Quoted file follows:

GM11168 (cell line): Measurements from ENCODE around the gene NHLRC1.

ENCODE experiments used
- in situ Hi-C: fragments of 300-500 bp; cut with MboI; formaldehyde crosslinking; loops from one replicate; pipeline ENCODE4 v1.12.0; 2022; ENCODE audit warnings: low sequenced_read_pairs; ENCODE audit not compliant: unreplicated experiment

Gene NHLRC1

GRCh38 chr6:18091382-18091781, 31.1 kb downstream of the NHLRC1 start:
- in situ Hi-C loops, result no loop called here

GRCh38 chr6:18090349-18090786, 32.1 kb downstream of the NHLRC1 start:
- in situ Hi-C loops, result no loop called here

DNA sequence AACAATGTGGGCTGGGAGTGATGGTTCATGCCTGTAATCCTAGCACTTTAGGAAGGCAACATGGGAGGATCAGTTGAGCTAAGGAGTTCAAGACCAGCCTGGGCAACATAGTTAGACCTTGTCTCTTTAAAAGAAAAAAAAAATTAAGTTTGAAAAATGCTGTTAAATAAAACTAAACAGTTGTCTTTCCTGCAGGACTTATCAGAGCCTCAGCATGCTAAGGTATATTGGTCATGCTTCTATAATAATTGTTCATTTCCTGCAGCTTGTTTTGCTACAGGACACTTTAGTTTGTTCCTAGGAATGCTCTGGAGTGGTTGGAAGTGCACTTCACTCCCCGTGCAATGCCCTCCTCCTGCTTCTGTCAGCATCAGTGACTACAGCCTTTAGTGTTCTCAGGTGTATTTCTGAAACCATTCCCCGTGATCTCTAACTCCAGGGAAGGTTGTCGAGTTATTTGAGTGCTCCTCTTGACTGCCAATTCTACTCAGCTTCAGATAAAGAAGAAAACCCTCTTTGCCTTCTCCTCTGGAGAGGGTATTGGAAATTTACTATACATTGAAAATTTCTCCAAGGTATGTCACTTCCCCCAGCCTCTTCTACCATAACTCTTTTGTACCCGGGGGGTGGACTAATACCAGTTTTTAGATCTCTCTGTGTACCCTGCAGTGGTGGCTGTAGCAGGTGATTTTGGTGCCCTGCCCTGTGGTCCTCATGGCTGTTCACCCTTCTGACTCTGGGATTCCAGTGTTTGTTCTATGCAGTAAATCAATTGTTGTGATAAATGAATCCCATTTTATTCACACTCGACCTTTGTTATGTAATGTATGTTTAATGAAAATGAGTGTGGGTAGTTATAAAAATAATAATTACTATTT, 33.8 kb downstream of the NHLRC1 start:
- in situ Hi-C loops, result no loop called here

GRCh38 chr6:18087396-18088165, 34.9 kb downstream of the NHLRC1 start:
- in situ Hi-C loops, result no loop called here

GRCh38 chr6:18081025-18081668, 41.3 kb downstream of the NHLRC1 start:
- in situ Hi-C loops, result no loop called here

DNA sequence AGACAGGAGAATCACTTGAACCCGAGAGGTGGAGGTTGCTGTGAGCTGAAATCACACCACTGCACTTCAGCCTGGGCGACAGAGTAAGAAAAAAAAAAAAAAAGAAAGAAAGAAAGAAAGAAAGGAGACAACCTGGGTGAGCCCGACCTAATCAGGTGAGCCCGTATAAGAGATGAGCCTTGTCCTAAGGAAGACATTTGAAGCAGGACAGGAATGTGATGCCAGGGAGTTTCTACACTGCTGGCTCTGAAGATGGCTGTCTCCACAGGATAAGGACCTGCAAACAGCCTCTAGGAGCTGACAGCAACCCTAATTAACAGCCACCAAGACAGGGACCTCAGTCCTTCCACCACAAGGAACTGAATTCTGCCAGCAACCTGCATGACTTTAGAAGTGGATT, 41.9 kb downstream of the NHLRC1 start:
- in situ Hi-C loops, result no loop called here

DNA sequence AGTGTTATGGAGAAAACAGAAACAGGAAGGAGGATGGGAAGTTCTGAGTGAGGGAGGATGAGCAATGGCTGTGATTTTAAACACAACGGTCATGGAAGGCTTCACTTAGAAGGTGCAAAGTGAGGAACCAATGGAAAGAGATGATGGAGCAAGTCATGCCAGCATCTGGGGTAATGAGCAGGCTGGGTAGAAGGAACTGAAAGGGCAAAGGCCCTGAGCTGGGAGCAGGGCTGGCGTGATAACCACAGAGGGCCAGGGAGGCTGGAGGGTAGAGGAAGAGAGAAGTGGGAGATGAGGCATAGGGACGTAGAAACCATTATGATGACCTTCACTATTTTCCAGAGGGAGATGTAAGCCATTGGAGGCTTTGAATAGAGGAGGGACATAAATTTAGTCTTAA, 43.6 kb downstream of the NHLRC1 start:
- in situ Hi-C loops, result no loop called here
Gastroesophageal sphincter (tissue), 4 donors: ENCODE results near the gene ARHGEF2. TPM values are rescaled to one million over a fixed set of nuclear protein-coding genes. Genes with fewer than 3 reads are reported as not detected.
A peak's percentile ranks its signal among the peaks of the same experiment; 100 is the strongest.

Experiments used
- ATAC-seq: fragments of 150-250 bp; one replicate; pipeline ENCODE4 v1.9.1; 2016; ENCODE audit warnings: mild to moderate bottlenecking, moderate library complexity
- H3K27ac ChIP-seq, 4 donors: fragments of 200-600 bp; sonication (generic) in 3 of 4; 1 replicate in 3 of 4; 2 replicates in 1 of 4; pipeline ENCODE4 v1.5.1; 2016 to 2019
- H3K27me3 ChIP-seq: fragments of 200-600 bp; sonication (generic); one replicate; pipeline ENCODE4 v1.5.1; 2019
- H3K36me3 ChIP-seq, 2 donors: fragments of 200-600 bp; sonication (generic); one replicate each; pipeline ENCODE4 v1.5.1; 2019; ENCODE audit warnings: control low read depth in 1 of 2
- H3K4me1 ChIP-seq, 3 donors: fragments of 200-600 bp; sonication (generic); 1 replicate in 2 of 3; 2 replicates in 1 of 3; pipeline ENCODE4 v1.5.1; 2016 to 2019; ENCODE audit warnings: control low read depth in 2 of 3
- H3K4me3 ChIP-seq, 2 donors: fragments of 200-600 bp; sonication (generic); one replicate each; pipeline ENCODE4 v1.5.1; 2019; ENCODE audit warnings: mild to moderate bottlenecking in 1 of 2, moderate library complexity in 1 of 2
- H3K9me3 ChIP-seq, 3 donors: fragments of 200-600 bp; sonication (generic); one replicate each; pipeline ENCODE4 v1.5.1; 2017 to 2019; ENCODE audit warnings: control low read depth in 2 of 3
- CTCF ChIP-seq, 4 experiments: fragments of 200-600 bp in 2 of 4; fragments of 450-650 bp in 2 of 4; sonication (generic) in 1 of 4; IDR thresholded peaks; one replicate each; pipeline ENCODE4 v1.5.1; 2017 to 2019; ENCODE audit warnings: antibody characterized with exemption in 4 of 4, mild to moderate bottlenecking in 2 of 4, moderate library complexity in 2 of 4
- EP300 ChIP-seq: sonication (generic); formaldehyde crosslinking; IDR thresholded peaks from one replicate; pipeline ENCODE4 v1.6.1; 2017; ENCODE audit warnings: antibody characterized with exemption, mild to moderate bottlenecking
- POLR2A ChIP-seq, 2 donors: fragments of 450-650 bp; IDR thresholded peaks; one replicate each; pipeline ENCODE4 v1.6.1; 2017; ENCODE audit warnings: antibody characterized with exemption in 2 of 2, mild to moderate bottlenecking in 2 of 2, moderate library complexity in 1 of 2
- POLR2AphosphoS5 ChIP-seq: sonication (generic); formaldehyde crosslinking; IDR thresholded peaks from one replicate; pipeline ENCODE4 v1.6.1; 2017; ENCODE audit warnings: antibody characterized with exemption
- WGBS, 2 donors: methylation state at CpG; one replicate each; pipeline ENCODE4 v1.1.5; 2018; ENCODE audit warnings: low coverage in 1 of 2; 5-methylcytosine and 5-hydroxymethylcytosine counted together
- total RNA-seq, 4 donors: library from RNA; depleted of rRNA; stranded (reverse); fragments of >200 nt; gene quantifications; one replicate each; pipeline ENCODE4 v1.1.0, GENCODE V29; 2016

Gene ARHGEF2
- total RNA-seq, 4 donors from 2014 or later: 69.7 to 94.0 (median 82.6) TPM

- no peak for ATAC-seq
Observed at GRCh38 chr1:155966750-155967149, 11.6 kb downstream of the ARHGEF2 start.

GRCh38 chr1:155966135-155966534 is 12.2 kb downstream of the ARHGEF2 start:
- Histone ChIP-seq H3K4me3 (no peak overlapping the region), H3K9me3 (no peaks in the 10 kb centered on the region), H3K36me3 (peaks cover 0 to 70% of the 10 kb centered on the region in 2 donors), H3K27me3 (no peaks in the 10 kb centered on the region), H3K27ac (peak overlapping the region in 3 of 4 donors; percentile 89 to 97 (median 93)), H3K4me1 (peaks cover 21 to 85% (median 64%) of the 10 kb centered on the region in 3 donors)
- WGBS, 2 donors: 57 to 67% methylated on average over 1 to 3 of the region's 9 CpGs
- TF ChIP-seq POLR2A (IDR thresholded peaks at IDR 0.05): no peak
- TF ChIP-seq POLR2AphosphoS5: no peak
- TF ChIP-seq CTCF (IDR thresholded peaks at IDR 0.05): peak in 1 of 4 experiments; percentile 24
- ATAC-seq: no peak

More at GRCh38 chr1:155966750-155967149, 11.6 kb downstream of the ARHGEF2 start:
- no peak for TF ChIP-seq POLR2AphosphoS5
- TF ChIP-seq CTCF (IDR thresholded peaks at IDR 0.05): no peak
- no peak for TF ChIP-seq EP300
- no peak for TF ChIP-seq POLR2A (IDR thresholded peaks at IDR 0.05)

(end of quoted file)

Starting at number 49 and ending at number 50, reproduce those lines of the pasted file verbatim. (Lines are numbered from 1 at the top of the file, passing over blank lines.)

- no peak for TF ChIP-seq EP300
- no peak for TF ChIP-seq POLR2A (IDR thresholded peaks at IDR 0.05)